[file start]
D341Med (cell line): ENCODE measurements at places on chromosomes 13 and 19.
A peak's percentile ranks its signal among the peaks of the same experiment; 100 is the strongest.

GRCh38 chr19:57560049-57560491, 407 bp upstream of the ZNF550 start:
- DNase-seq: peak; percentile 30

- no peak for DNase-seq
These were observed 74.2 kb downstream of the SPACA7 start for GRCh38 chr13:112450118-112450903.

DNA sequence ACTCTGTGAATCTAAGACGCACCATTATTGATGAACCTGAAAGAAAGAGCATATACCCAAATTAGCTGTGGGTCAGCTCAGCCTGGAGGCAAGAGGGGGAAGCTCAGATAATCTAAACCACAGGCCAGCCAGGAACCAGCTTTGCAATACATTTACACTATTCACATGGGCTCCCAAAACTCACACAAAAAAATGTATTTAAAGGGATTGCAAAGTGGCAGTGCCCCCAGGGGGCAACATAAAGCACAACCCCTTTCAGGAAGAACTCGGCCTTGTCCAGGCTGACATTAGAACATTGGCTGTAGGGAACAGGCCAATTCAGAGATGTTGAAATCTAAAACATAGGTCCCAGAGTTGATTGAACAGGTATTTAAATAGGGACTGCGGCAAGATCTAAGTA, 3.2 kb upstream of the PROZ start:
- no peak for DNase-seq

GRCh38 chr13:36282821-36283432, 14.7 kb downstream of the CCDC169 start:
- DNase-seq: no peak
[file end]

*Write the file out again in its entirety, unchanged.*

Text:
D341Med (cell line): ENCODE measurements at places on chromosomes 13 and 19.
A peak's percentile ranks its signal among the peaks of the same experiment; 100 is the strongest.

GRCh38 chr19:57560049-57560491, 407 bp upstream of the ZNF550 start:
- DNase-seq: peak; percentile 30

- no peak for DNase-seq
These were observed 74.2 kb downstream of the SPACA7 start for GRCh38 chr13:112450118-112450903.

DNA sequence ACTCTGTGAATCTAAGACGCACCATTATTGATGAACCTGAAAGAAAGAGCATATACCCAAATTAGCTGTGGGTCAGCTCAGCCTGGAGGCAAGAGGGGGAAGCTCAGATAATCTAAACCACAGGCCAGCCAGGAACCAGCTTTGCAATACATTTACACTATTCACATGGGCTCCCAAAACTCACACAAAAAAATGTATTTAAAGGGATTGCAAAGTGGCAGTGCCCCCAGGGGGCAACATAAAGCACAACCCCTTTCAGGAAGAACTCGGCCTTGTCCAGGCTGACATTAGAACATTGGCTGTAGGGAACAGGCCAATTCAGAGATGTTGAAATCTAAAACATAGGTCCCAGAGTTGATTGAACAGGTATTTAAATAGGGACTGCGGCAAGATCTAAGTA, 3.2 kb upstream of the PROZ start:
- no peak for DNase-seq

GRCh38 chr13:36282821-36283432, 14.7 kb downstream of the CCDC169 start:
- DNase-seq: no peak